The actresses were followed by film clips, narrated by Angelina Jolie, of the their work over the years. Rowlands received two standing ovations, before and after her acceptance speech, in which she paid tribute to writers and told a funny anecdote about working with her idol, Bette Davis. She was presented her trophy by son Nick Cassavetes.

The comic highlight of the evening was the interplay among Denzel Washington, Samuel L. Jackson and Wesley Snipes as they bantered about working with Lee. Jackson hailed the filmmaker as an “American anarchist” and Washington said Lee had put more African-American people to work than anyone else in the history of this business.

At Saturday’s event, the three Governors Award Oscar honorees are allegedly the focus, but for some reason, awards strategists have come to regard the evening as a crucial step in the awards season. Many of the year’s contenders are living and/or working out of town, but studios demand that their Oscar hopefuls come to L.A. for this rite.

And every year it seems to get more intense. The Academy’s tip sheet this week offered more than 100 names of people who are front-runners, dark horses, or are connected with films that are in the mix. Tom Hooper chatted with Ridley Scott, Steve Carell talked with Jay Roach, and Daniel Craig, Rachel Weisz, Cate Blanchett, Will Smith, and Charlotte Rampling were among the many in the buzzy crowd.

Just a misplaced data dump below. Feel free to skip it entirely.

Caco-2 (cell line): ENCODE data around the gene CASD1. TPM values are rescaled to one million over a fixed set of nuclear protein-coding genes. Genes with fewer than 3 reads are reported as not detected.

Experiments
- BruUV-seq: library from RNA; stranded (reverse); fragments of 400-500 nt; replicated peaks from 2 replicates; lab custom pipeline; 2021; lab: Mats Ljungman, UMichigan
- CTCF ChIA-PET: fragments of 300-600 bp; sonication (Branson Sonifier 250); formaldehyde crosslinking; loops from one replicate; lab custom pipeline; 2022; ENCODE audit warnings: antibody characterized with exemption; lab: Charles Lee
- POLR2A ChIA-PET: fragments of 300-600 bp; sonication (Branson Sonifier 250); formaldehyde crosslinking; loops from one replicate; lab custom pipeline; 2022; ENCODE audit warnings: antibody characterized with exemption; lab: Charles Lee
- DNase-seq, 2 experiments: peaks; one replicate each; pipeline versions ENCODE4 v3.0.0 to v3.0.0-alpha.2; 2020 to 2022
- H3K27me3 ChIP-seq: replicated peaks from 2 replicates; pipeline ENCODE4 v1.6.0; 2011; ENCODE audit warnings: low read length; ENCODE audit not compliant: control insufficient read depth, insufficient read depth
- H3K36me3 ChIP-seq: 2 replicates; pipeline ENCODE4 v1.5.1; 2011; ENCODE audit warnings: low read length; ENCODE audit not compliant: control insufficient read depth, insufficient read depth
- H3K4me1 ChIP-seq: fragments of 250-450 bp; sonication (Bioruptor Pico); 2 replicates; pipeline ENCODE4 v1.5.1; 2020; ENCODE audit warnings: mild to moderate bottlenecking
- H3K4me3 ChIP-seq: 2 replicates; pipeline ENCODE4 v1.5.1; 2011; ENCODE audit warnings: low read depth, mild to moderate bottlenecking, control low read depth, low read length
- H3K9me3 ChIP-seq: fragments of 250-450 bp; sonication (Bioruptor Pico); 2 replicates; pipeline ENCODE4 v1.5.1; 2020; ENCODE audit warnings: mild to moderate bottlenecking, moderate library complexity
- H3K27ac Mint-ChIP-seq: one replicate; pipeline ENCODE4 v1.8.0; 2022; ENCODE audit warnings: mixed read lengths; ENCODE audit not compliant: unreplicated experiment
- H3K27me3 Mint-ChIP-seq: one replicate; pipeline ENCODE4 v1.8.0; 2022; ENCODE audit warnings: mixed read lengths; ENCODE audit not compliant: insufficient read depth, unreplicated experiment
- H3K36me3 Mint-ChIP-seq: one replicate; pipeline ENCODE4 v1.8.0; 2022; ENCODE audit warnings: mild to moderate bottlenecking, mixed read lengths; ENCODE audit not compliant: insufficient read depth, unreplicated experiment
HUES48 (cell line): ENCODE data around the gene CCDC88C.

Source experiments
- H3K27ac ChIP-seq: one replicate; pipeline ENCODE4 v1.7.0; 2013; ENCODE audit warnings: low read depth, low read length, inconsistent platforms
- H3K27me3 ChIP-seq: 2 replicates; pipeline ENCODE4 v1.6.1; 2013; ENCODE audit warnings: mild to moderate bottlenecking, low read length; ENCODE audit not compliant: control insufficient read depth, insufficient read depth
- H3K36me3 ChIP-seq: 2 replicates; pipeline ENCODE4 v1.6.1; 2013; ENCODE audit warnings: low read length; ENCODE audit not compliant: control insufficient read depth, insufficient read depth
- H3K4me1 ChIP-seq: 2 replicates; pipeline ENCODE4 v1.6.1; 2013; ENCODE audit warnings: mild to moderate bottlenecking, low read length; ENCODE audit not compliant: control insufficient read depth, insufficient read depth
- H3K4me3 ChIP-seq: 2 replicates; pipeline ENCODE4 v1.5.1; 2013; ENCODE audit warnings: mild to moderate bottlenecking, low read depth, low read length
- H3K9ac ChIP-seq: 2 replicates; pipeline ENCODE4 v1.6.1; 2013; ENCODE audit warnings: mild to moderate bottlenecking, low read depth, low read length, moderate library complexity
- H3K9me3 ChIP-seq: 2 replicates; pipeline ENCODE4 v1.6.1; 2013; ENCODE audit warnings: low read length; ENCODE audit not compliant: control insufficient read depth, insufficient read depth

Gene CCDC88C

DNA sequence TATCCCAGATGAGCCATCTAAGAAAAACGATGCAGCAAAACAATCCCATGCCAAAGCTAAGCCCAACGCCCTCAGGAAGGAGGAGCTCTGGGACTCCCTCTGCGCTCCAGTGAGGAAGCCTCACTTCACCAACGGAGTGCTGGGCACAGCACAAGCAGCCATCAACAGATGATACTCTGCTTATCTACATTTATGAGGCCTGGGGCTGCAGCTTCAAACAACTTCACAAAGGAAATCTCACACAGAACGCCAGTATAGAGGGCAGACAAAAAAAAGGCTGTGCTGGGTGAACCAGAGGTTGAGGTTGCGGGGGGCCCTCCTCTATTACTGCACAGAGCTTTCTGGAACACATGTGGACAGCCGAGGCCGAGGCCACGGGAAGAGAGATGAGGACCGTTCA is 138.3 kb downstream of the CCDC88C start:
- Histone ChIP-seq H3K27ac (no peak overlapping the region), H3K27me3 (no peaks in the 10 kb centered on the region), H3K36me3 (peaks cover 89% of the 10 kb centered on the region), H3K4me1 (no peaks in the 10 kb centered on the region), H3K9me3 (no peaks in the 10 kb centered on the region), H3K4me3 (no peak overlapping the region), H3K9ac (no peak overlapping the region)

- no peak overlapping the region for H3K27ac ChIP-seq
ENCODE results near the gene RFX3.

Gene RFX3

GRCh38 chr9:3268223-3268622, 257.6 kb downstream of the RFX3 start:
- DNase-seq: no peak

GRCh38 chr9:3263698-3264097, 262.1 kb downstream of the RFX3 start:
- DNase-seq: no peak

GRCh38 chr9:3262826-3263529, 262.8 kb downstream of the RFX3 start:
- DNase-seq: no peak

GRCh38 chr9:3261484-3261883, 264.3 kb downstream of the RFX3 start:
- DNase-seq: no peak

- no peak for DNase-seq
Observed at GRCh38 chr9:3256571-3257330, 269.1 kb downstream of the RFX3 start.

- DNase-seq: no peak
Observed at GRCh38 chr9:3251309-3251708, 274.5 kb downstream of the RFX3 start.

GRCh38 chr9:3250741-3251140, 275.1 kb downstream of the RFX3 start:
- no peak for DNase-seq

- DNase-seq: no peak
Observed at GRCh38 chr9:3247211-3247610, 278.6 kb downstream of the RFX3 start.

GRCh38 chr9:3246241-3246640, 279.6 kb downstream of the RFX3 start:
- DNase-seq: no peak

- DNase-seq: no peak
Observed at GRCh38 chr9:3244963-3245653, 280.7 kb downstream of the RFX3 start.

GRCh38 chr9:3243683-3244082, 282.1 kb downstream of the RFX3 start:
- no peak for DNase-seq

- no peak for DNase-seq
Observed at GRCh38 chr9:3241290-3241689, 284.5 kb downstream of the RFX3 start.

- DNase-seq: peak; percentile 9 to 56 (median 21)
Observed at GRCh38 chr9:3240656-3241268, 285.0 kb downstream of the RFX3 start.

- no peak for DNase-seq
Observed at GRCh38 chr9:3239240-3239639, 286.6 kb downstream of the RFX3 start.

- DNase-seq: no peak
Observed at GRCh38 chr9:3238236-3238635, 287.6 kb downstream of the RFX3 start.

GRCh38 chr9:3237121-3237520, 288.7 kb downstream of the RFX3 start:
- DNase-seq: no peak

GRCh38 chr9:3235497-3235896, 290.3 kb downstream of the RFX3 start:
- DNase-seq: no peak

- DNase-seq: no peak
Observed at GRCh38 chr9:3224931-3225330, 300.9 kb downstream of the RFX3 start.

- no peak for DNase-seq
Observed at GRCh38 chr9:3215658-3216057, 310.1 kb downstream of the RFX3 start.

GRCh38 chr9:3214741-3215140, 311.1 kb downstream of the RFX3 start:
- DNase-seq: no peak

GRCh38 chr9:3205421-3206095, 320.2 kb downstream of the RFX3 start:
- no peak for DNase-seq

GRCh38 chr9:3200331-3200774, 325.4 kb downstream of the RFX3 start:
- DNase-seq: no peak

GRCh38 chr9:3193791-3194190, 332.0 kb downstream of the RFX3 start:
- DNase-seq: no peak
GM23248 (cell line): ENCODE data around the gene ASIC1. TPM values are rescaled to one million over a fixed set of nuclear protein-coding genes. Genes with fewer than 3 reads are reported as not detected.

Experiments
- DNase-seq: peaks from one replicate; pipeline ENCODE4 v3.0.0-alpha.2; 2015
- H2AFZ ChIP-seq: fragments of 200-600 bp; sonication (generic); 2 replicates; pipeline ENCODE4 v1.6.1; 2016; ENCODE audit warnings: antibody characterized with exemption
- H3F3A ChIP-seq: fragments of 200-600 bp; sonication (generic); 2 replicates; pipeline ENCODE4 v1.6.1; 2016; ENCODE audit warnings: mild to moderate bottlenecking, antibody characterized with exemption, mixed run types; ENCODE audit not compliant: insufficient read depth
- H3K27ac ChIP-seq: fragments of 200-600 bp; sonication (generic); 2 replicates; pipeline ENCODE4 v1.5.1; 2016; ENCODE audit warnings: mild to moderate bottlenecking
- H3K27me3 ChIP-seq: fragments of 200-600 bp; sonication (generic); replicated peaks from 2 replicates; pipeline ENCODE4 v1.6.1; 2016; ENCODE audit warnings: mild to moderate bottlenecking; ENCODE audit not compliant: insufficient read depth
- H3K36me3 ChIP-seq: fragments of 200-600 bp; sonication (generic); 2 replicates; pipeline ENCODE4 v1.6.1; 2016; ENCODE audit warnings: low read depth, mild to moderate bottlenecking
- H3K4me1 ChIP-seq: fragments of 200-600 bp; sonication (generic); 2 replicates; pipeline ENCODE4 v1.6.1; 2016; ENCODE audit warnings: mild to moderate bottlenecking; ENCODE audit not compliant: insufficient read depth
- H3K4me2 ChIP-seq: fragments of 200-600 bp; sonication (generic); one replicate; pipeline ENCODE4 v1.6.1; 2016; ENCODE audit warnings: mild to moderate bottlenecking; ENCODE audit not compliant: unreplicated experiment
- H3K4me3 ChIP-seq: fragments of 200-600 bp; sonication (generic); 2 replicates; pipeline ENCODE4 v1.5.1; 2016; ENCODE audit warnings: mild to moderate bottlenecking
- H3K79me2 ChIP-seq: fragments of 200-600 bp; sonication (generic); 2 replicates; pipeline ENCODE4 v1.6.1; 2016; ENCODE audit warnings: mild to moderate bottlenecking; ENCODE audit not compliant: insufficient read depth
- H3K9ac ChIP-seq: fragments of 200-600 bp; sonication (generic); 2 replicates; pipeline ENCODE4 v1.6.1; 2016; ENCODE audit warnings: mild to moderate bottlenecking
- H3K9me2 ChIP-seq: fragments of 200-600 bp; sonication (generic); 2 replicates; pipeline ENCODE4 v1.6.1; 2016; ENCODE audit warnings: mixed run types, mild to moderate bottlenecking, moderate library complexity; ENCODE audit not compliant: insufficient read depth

The impressive list of attendees included Danny Boyle, Michael Caine, Scott Cooper, Tom Courtenay, Bryan Cranston, John Crowley, Johnny Depp, Roger Deakins, F. Gary Gray, Todd Haynes, Michael Keaton, Peter Landesman, Brie Larson, Gugu Mbatha-Raw, Helen Mirren, Jason Mitchell, Carey Mulligan, László Nemes, Bennet Omalu, Joshua Oppenheimer, Bill Pohlad, Brett Ratner, Mark Ruffalo, Kurt Russell, Aaron Sorkin, Paolo Sorrentino, James Vanderbilt, Denis Villeneuve and Diane Warren.

In 2009, the Academy broke out the Governors Awards into a separate, untelevised ceremony; the Oscarcast time constraints limited the number of honorees and the time devoted to each. So the separate ceremony was an experiment, but an immediate success.

The org can salute up to four people each year. It’s generally been four honorees, except for 2011, when there were three. The Academy of Motion Picture Arts & Sciences voted on the awards at their Aug. 25 meeting and announced the recipients a few days later.

AMPAS announced earlier this week that Reynolds would be unable to attend. She is not the first to miss out on her trophy. At the inaugural Governors Awards ceremony in 2009, John Calley was too ill to attend; for the second rites, Jean-Luc Godard stayed home. In the third, James Earl Jones was performing in the West End, so a video hookup allowed him to accept his trophy after a performance of “Driving Miss Daisy.”

(Pictured: Will Smith, Samuel L. Jackson and Wesley Snipes surround honoree Spike Lee with his Oscar. Also, Gena Rowlands and Spike Lee)